This year's MDG progress report covers a variety of issues and policy recommendations, and reveals a mixed pattern of successes, challenges, innovations and obstacles.

According to the report, attending primary school is becoming the norm but the quality of education remains a challenge.

It notes that most African countries have achieved universal primary school enrolment, with rates above 90 per cent, and the continent as a whole is expected to achieve MDG 2, adding that school food programmes and access to pre-schools have been instrumental to progress.

On gender, the report stated that women across Africa were becoming more empowered, with more girls attending both primary and secondary school, and more women in positions of political power, although cultural practices such as early marriage and low economic opportunities for women were slowing progress.

And the spread of HIV and AIDS, tuberculosis and malaria has slowed down in Africa - thanks to strong political leadership, targeted interventions and the availability of AIDS medicine to the majority of people, and improved prevention and treatment efforts for TB and malaria, the report noted.

According to the report, key challenges remain on high hunger and malnutrition rates in Africa, especially among children.

In 2012, most of Africa was identified as having serious to alarming levels of hunger on the Global Hunger Index.

It has been noted that food insecurity has played a large role in slowing progress on the health MDGs, especially for children and mothers.

Climate change, political instability and population growth are among the contributing factors.
The report stated that the continent's population was increasing so rapidly that countries might not be able to produce all the food they need.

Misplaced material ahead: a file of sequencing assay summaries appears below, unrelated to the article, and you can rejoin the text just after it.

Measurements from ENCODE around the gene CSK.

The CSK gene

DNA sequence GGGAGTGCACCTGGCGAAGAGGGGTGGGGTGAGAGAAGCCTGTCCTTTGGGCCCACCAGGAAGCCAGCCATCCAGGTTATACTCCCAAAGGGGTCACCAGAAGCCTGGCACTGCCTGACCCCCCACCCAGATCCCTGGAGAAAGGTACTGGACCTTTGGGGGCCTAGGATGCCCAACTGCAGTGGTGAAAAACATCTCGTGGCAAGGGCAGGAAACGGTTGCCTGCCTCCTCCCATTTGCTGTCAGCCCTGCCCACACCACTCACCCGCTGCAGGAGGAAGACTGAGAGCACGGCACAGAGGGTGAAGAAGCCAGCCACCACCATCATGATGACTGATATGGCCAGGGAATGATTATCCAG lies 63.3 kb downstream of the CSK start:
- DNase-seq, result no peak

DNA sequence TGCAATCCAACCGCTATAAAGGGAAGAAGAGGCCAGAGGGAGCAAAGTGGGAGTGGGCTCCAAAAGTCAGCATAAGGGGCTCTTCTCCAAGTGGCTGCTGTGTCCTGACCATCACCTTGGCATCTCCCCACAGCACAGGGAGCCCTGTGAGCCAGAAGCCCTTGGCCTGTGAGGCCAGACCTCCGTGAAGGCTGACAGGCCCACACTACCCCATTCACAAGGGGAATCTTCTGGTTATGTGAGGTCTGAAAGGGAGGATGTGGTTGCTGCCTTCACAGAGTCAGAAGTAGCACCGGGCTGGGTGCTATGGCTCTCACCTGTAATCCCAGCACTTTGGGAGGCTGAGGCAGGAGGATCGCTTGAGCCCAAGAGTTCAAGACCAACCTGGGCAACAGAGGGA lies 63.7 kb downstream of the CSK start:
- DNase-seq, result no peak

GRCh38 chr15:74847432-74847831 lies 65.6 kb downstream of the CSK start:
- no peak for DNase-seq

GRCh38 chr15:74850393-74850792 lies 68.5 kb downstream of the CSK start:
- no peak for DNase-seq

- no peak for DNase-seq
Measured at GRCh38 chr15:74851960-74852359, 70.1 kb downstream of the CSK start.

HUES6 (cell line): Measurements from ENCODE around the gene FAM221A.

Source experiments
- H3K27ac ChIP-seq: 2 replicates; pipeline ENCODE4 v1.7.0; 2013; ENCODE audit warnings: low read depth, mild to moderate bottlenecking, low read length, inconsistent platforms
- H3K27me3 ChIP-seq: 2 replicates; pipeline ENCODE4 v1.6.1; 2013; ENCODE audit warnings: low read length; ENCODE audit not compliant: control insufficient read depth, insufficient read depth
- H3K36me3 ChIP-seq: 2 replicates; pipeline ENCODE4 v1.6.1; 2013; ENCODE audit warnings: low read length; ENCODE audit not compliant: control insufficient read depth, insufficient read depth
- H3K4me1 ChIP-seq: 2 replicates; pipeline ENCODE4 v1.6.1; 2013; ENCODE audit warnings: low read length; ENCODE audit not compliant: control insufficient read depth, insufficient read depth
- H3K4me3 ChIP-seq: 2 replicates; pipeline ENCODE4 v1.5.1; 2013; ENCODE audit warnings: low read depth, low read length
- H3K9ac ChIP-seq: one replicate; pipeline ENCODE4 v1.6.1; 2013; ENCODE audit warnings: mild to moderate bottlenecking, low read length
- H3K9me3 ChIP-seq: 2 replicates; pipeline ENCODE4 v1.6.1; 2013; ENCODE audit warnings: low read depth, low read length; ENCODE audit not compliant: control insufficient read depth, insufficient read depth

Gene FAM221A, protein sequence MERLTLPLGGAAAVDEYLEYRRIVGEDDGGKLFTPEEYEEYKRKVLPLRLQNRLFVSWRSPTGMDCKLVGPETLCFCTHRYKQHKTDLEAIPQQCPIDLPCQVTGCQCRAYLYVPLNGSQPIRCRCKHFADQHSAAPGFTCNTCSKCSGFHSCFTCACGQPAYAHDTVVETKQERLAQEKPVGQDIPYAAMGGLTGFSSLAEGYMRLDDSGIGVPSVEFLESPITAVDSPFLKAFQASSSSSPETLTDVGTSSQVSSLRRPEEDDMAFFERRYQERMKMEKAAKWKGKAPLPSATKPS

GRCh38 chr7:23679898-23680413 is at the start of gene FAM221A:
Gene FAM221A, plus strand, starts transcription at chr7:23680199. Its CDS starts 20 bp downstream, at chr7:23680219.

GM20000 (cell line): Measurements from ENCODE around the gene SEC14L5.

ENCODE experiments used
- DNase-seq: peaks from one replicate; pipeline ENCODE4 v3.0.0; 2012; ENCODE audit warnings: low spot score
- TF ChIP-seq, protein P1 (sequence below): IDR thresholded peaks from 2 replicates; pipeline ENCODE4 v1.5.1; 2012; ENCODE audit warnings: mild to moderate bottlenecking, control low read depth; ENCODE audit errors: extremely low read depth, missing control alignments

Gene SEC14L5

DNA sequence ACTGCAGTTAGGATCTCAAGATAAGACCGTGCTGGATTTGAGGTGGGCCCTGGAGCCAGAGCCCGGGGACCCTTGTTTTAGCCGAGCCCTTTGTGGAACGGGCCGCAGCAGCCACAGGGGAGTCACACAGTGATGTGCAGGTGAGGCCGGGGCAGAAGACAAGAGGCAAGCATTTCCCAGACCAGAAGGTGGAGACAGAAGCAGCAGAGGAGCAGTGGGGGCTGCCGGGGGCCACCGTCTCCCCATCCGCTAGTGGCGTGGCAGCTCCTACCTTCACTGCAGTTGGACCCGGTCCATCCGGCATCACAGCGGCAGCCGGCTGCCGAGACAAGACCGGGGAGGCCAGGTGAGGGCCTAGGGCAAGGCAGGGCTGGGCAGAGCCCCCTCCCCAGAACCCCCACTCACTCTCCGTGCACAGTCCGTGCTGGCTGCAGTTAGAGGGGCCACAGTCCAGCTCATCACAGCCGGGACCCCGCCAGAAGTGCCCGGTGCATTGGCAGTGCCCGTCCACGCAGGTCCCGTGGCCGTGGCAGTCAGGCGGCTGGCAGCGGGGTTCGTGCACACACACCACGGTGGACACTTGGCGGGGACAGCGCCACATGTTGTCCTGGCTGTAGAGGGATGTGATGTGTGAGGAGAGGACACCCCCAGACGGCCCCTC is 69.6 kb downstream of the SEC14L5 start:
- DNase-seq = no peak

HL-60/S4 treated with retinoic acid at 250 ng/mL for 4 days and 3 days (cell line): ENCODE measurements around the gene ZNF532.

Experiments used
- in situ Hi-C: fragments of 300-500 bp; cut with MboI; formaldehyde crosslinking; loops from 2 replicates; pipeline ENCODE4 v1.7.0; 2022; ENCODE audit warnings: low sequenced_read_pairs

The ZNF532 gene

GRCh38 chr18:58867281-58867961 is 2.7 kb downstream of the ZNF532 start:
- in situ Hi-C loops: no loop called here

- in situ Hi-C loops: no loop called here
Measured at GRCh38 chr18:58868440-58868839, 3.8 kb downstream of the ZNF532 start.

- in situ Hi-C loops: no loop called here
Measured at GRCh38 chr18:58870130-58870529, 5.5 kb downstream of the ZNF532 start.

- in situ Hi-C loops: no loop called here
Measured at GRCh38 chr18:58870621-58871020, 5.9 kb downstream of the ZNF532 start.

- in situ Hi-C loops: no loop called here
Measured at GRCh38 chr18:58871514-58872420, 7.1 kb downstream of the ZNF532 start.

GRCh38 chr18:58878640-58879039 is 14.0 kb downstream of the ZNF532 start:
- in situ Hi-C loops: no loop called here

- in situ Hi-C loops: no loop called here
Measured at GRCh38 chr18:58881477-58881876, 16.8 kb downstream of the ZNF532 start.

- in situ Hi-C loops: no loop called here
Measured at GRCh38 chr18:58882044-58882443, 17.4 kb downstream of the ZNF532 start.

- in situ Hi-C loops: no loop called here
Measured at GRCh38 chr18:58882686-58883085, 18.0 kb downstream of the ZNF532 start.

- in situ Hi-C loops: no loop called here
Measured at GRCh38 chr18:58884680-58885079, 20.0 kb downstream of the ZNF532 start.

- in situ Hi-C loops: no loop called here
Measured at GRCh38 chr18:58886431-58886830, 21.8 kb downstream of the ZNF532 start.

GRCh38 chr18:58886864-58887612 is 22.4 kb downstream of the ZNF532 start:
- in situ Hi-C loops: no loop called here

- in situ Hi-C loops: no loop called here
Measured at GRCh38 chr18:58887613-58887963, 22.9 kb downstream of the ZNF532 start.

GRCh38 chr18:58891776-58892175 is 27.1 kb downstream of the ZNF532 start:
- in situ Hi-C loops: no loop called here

Africa, according to the report, still has the greatest burden of child and maternal deaths, although significant progress has been made, with under-five child deaths falling by 47 per cent across Africa between 1990 and 2011.

On the environment, Africa as a whole is doing well in terms of reducing carbon dioxide emissions and ozone depleting substances, yet forest cover is decreasing, the report stated.

It has recommended that African governments must put in place afforestation strategies and programmes and should constantly expand the agricultural-productivity frontier through, for example, policies that support the application of local knowledge, infrastructure investments and the development of financial markets.

The report noted that accelerating the creation of decent jobs would require bold policy changes that promote value added activities, economic diversification and investment in infrastructure.
It further argues that policy-makers must pursue inclusive growth strategies that promote broad participation of the active labour force while ensuring that the returns from growth are invested in programmes that enhance the productive capacities of broad segments of society, particularly women, young people and the vulnerable.

"To transform Africa's agriculture for improved livelihoods and economic empowerment, African governments need to keep expanding agricultural productivity through better policies and heavy investment in improved seedlings, irrigated farming, use of fertilizers and increased access to finance, " stated the report.